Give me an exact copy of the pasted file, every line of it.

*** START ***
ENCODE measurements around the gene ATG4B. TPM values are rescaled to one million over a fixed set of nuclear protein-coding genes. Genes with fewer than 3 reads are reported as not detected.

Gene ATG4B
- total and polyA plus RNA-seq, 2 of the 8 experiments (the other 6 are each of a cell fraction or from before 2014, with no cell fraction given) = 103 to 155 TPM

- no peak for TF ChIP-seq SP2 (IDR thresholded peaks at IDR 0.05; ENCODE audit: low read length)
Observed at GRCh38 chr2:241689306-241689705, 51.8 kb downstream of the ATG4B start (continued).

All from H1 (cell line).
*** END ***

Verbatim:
ENCODE measurements around the gene ATG4B. TPM values are rescaled to one million over a fixed set of nuclear protein-coding genes. Genes with fewer than 3 reads are reported as not detected.

Gene ATG4B
- total and polyA plus RNA-seq, 2 of the 8 experiments (the other 6 are each of a cell fraction or from before 2014, with no cell fraction given) = 103 to 155 TPM

- no peak for TF ChIP-seq SP2 (IDR thresholded peaks at IDR 0.05; ENCODE audit: low read length)
Observed at GRCh38 chr2:241689306-241689705, 51.8 kb downstream of the ATG4B start (continued).

All from H1 (cell line).